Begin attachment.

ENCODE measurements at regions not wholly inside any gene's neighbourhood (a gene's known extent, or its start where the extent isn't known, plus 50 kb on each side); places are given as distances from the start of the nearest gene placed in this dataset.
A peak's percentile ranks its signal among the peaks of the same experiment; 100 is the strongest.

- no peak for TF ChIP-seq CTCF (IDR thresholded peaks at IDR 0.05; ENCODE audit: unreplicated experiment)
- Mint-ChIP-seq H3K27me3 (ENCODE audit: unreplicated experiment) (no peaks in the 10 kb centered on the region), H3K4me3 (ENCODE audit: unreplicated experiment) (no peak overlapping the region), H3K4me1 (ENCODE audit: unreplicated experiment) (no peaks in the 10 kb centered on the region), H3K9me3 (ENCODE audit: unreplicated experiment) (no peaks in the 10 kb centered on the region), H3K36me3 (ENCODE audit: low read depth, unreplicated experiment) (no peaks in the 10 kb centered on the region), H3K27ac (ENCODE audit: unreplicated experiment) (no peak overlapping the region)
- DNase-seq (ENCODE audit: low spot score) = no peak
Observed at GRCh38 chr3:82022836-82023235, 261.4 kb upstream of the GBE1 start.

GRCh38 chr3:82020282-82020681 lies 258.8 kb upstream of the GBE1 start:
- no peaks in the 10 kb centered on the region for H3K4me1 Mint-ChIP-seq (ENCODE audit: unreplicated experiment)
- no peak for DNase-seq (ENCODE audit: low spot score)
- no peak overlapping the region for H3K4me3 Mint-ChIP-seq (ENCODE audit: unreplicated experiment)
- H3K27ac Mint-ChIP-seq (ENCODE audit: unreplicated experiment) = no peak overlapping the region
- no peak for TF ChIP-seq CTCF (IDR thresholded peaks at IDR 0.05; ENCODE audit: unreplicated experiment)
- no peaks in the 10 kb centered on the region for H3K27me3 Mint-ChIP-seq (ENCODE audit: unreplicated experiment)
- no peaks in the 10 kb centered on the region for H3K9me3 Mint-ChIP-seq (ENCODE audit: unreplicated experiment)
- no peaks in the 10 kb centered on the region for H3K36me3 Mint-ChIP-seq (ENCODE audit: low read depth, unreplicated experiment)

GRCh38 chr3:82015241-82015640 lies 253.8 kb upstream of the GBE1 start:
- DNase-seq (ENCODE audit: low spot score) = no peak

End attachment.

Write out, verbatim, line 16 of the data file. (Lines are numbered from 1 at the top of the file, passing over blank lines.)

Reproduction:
GRCh38 chr3:82015241-82015640 lies 253.8 kb upstream of the GBE1 start: